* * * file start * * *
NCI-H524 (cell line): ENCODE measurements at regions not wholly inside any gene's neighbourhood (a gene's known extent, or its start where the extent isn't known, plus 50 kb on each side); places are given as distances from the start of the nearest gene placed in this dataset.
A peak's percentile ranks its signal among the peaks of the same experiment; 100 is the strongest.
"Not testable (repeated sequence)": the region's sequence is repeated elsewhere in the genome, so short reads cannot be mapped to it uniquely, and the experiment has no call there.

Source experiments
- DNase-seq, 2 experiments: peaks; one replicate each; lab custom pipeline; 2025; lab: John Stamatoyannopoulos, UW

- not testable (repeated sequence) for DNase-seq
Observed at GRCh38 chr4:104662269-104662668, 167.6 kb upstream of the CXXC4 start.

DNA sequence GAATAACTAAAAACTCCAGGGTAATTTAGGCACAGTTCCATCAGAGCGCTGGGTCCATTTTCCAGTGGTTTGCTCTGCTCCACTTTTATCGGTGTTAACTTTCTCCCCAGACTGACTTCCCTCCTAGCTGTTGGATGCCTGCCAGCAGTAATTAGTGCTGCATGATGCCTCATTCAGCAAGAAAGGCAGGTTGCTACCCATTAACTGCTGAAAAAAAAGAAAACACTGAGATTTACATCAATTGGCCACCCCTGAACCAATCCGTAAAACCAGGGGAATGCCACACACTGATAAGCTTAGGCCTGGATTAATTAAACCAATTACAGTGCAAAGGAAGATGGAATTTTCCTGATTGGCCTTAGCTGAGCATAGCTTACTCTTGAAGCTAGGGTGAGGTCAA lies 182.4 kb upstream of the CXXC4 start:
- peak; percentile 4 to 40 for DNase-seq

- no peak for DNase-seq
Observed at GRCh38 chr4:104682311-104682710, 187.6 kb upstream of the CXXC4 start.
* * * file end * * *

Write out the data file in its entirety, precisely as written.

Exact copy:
NCI-H524 (cell line): ENCODE measurements at regions not wholly inside any gene's neighbourhood (a gene's known extent, or its start where the extent isn't known, plus 50 kb on each side); places are given as distances from the start of the nearest gene placed in this dataset.
A peak's percentile ranks its signal among the peaks of the same experiment; 100 is the strongest.
"Not testable (repeated sequence)": the region's sequence is repeated elsewhere in the genome, so short reads cannot be mapped to it uniquely, and the experiment has no call there.

Source experiments
- DNase-seq, 2 experiments: peaks; one replicate each; lab custom pipeline; 2025; lab: John Stamatoyannopoulos, UW

- not testable (repeated sequence) for DNase-seq
Observed at GRCh38 chr4:104662269-104662668, 167.6 kb upstream of the CXXC4 start.

DNA sequence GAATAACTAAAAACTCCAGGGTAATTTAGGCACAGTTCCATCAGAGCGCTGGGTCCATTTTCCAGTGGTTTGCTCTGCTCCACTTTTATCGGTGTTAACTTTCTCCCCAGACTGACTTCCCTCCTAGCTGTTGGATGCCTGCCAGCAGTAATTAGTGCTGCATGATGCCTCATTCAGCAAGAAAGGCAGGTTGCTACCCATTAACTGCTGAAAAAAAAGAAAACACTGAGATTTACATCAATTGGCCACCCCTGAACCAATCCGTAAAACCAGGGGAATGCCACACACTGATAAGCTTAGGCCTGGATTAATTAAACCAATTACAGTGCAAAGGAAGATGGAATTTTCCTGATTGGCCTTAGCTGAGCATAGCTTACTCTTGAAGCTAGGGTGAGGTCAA lies 182.4 kb upstream of the CXXC4 start:
- peak; percentile 4 to 40 for DNase-seq

- no peak for DNase-seq
Observed at GRCh38 chr4:104682311-104682710, 187.6 kb upstream of the CXXC4 start.